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This date from 1887 celebrates Mound Bayou, Mississippi, one of the first incorporated Black Towns in the United States.
The town is of national historical significance because it is representative of the many towns established by Blacks who migrated from the south to northern and western communities after slavery. Located in Bolivar County in the Mississippi Delta, it was established by two former slaves, Isaiah T. Montgomery and his cousin Benjamin Green. They created a refuge for Blacks from the many white-controlled cotton plantations at a time known for deadly racial violence. Montgomery, Green, and the other early Black pioneers built the town in the uninhabited wilderness and created a thriving, important historic community.
It was begun in part as a defenses from whites of bayou-country in the area. In 1900, 287 people with over 1,500 Black farmers lived in the vicinity. Booker T. Washington took part in some of its economic development, which included the nation’s only Black-owned cottonseed mill (shown). Mound Bayou also had a railroad station (where the "colored" waiting room was larger than the "white" waiting room), a newspaper, many churches, schools, a bank, a telephone exchange, and other Black-owned businesses and industries.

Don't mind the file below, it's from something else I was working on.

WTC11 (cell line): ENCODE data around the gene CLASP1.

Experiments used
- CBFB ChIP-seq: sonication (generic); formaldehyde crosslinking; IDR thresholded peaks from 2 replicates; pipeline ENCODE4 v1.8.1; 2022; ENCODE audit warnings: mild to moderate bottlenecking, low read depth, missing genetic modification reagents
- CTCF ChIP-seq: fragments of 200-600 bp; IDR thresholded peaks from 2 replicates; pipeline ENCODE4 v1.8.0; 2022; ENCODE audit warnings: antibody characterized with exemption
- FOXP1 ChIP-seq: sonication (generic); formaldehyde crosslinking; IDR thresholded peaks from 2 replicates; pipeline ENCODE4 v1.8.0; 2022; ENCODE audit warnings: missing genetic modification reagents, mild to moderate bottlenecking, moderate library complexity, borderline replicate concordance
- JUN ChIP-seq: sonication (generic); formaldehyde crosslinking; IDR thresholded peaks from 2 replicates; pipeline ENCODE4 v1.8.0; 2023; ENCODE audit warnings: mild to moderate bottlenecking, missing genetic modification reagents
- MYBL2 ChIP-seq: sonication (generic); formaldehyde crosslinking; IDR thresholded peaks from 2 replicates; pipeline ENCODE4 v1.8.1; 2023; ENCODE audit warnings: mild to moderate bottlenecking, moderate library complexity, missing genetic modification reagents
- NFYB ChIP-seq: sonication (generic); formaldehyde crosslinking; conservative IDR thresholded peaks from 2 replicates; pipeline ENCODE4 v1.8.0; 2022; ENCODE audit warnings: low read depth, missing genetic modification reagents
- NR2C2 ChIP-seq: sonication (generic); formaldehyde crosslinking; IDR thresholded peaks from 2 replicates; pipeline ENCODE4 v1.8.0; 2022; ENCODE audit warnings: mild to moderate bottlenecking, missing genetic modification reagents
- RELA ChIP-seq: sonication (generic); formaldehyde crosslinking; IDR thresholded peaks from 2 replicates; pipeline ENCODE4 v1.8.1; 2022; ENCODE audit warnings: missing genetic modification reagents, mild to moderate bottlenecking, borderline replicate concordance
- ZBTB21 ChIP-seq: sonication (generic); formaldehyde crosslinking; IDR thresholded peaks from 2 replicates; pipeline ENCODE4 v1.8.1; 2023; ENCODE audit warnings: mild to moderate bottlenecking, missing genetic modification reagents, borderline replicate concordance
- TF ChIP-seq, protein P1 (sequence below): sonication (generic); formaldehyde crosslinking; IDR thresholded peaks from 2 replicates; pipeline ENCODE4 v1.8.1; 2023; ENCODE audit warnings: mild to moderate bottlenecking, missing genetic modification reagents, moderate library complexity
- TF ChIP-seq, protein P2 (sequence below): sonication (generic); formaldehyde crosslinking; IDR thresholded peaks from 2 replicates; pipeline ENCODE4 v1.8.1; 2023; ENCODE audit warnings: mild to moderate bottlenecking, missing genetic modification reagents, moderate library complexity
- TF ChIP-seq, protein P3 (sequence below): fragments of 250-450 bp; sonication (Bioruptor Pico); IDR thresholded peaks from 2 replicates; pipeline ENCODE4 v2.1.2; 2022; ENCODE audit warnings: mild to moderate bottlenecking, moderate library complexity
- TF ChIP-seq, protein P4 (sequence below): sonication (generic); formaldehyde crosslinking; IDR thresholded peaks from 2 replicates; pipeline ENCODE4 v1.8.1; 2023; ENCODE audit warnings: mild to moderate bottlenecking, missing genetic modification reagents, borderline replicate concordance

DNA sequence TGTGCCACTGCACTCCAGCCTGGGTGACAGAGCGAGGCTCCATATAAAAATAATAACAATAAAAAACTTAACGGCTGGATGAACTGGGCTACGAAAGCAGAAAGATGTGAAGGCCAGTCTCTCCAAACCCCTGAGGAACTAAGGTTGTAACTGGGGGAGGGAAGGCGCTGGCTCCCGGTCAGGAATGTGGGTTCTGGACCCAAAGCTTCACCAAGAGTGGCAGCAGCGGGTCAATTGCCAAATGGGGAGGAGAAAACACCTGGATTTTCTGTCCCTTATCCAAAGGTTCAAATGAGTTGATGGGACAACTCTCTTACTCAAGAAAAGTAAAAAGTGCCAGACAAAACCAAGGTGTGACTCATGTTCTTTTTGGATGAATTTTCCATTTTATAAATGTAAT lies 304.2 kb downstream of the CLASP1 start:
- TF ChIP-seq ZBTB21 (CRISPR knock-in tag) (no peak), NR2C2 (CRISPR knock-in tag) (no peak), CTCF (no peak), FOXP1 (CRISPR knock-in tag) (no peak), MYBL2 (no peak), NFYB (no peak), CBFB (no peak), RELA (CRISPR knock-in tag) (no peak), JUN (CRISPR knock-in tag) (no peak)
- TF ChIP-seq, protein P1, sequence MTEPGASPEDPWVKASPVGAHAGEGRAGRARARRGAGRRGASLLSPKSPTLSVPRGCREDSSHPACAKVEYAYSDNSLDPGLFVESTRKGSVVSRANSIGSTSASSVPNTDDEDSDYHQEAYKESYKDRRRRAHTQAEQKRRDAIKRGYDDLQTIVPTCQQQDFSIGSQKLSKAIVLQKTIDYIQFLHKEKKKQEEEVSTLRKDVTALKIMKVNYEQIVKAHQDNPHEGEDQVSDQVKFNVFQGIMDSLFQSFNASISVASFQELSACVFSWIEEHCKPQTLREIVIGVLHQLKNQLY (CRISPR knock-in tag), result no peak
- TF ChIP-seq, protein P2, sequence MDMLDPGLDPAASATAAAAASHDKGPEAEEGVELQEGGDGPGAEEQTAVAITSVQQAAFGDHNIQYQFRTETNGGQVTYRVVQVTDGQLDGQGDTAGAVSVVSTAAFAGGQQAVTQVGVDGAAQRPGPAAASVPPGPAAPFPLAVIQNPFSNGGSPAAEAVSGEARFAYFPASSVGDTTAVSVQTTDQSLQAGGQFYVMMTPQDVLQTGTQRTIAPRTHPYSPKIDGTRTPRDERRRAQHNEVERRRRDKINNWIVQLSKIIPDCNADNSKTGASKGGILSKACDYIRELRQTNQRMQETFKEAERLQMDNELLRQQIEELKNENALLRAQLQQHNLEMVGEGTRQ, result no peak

Nearly everyone in and around Mound Bayou could read, a remarkable status for anyone in Mississippi in the late 19th century. Around 1900, President Theodore Roosevelt called Mound Bayou “the Jewel of the Delta.” Recently the people of Mound Bayou, wanting to share their rich history, hosted a public dig with the University of Southern Mississippi. The site they dug was the location of Mound Bayou's first city hall and mayor's office. Together they unearthed interesting artifacts with the help of many young Blacks in the Mound Bayou area.
The African American Desk Reference
Schomburg Center for research in Black Culture
Copyright 1999 The Stonesong Press Inc. and
The New York Public Library, John Wiley & Sons, Inc. Pub.